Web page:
The Poultry Days festival is rooted in 69 years of community and family involvement.  The festival has always been about neighbors, family, friends, classmates, and community coming together.  The circumstances of 2020 will not change that.  Even though Poultry Days will not host a large gathering, we encourage the community to responsibly embrace the spirit of the Poultry Days Festival.  Get out your chicken decorations.  Invite your friends and neighbors.  Set up lawn chairs and games for the kids.  Rekindle old friendships.  And most importantly, enjoy that World Famous Poultry Days chicken!

Versailles is extremely proud that despite cancelling the social portion of the festival and COVID restrictions the festival has adapted and plans to sell a very impressive 20,000 dinners.  Each dinner costs $8.00 and is sized for a single meal with half a chicken, Mike-Sells potato chips, Roll, Butter, Applesauce and the traditional Chilly Willy Orange Drink.  All dinners will be assembled and distributed by volunteers wearing the appropriate PPE and in compliance with a plan approved by the Darke County Health Dept.  Chicken sales will be at Heritage Park with cars entering the drive through from the north on Klipstine Road.  There will not be a walk-up chicken line.  The Chicken Drive Thru will open at 3:30 on Friday, 11:30 on Saturday and 11:00 on Sunday.  Please come early because we plan to sell out each day.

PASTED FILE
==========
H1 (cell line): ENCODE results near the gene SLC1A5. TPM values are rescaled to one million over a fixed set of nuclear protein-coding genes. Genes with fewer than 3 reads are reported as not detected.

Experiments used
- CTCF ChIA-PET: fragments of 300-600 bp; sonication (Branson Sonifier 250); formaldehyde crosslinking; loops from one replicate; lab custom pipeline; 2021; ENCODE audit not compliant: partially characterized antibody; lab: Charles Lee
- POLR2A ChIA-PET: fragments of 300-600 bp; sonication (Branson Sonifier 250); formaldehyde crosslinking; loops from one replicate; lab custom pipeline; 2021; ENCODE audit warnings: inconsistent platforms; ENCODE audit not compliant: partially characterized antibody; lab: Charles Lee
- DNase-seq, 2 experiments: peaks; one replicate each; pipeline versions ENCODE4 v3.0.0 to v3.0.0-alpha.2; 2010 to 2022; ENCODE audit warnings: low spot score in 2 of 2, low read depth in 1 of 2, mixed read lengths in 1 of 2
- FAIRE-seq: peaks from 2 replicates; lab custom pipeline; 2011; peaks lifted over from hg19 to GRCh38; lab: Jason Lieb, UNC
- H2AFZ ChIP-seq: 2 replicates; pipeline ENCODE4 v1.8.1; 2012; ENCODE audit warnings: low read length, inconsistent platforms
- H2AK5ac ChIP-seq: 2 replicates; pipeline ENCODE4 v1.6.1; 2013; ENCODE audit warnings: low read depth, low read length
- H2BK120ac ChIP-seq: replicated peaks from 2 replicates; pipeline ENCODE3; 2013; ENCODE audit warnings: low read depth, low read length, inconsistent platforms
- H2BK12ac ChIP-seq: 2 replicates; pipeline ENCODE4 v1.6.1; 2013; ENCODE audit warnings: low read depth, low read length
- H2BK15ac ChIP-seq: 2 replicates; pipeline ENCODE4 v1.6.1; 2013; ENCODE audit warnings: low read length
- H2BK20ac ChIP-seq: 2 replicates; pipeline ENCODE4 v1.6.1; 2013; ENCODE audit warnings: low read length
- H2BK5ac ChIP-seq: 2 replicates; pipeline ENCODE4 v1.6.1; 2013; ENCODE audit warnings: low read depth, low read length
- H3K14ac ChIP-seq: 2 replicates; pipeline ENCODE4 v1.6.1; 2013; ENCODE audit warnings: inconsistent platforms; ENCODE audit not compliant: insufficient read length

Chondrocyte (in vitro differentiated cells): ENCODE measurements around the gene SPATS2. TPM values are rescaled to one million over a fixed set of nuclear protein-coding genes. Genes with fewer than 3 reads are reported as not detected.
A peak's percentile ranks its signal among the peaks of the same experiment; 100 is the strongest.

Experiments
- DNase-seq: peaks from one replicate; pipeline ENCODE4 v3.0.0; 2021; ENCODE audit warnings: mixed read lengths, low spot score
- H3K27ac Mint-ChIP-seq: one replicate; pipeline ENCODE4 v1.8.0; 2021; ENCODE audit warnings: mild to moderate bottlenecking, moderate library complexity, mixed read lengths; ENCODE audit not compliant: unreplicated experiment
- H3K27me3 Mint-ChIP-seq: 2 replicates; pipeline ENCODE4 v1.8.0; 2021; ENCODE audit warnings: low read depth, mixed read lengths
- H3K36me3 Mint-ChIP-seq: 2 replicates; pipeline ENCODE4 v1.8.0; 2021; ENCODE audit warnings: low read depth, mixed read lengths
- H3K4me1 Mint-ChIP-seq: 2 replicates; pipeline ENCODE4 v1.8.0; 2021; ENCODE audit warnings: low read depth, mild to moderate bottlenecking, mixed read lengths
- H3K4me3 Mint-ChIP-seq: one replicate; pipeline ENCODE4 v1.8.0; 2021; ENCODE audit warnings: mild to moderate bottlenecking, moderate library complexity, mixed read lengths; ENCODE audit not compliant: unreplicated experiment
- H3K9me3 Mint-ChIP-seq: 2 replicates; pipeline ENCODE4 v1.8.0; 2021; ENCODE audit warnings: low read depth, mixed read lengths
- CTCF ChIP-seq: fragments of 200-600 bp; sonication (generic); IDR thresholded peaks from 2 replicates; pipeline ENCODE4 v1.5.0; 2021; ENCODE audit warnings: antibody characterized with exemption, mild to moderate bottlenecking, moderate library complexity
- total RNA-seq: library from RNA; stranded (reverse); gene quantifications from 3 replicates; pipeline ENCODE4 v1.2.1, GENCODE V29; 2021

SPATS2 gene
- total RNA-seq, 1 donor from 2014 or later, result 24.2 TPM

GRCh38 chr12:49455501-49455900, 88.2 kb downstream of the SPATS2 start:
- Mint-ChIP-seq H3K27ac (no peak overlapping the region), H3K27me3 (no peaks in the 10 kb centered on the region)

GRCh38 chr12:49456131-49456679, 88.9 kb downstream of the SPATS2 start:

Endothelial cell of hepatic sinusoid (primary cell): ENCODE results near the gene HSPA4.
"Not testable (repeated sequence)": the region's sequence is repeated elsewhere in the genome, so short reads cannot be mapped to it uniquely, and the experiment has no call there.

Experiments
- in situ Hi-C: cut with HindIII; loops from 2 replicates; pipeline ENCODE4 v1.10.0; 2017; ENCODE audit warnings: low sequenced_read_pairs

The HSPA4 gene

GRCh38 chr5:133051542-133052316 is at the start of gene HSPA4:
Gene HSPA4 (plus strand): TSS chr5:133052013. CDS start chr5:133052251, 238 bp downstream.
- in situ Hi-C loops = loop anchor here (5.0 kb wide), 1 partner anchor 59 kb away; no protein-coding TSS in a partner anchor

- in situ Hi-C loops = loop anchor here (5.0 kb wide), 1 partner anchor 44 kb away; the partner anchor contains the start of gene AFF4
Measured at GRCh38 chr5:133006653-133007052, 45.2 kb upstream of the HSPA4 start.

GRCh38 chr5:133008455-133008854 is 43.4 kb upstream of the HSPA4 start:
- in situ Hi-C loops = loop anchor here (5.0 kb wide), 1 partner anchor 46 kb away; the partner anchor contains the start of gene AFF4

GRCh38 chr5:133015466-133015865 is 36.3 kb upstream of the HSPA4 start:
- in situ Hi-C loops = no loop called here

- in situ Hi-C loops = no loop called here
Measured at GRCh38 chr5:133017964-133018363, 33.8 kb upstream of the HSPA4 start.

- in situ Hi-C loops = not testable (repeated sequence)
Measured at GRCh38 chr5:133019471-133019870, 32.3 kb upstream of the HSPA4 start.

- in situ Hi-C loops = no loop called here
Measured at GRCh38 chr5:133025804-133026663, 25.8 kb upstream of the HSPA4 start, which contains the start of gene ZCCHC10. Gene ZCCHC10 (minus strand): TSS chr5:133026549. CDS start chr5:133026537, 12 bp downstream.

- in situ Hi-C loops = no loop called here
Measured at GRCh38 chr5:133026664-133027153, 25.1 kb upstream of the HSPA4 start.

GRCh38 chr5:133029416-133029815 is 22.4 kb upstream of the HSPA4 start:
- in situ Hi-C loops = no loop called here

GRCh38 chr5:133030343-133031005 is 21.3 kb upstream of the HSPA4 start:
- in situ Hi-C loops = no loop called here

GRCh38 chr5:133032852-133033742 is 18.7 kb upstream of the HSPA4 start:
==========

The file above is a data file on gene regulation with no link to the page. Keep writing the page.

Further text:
The 2020 Festival Board is led by Lucas Subler.  Festival Chairman Lucas Subler has been on the Poultry Days Board of Directors for 9 years.  Lucas is employed at Classic Carriers, is a Versailles graduate and attended Bowling Green State University.  Lucas resides in Versailles with his wife Courtney, and children Ariel, Kathryn and Alexander.  Follow Poultry Days on Facebook for updates.  Direct questions to and chicken questions to  Don’t let COVID take away the best parts of summer.  Established in 1952 and supporting summer fun for 69 years.